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China’s Jinping tells Mattis face-to-face ‘can’t lose one inch’ of disputed South China Sea

Secretary of Defense James N. Mattis meets with President of China Xi Jinping at Diaoyutai State Guest House in Beijing, China, June 27, 2018. (Army Sgt. Amber I. Smith, DOD/Flickr)
June 28, 2018

After meeting with U.S. Defense Secretary Jim Mattis, Chinese President Xi Jinping maintained his position on militarizing the disputed islands in the South China Sea.

Mattis met with Xi on Wednesday to discuss issues including the militarization of the region, trade and others. However, officials of the two nations remained firm in their positions on top issues, which has only fueled the growing tensions, NDTV reported.

In a statement after the meeting, Xi expressed China’s firm position on the disputed islands.

“While seeing the existing common interests of China and the United States, we also do not shun the differences that exist between the two sides,” Xi said.

“Regarding the issue of China’s sovereignty and territorial integrity, our attitude is firm and clear. From the territory left by our ancestors, (we will not) give up even one inch,” he added.

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Xi told Mattis: “We cannot lose even one inch of the territory left behind by our ancestors.”

Despite the hard stances from each nation, U.S. officials claim it did not undermine Mattis’ efforts to create an open dialogue and improve relations between both militaries.

Communication on lesser issues resulted in some success, however.

In addition to meeting with Xi, Mattis met with his Chinese counterpart Wei Fenghe and politburo member Yang Jiechi. The meetings yielded agreement on an approach toward North Korea, Afghanistan and other issues.

After visiting bases in Alaska, Mattis landed in China recently on a six-day visit to Asia. He will also make stops in South Korea and Japan.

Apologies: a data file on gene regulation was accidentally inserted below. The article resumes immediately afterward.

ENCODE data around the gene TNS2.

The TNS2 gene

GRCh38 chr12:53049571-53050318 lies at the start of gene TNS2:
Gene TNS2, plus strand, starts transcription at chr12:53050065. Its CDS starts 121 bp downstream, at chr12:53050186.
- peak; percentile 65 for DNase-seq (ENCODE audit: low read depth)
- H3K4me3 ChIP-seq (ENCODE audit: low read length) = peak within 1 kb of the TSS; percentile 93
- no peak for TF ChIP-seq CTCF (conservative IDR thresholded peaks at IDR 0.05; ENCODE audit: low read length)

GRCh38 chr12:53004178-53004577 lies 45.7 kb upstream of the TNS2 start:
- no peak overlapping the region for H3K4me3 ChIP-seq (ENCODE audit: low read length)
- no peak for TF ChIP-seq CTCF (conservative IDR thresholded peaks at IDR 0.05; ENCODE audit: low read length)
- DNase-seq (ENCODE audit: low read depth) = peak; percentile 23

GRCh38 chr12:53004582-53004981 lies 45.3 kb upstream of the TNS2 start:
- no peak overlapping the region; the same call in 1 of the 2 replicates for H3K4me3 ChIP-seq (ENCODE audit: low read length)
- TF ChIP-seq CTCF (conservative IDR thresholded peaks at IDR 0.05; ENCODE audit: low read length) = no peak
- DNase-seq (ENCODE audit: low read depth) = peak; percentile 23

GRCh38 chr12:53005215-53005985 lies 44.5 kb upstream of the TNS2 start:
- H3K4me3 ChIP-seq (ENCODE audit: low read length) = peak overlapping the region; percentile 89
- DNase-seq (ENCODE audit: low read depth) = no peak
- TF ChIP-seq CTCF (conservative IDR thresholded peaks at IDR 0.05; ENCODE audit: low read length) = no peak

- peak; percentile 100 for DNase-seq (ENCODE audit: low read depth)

He went into the China talks to exchange “strategic perspectives” and to “determine where we have common interest and where our interests diverge.” He planned to “do a lot of listening” to promote open dialogue, Mattis had said.

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During his meeting with Xi, Mattis said: “This is an important time in the history of China and the United States, so I’m here to keep our relationship on the right trajectory,” The New York Times reported.

The meeting did not delve into tensions on trade, instead sticking to other issues in an effort to improve relations over time and limit conflict.

Pentagon spokeswoman Dana White said that “the discussions were candid and positive,” adding that “areas of disagreement were identified but not necessarily dwelled on.”

The Chinese greeted Mattis with a marching band performing the national anthems of both the U.S. and China, as well as showing off troops for Mattis’ review and ensuring dedicated meeting time with Xi.

“The Chinese-U.S. relationship is one of the most important bilateral relationships in the world,” Xi said. “The common ground of the two parties far exceeds the differences.”

Xi added that he desires a strong relationship between the U.S. and Chinese militaries.

“Strengthening exchanges and mechanisms at all levels between the two armed forces will help to dissipate misgivings and to prevent misunderstandings, miscalculations and accidents,” Xi said.

A Department of Defense statement said Mattis “emphasized that the U.S. and China bear responsibility for military-to-military relationship that serves the interests of both countries and the security of the Indo-Pacific region.”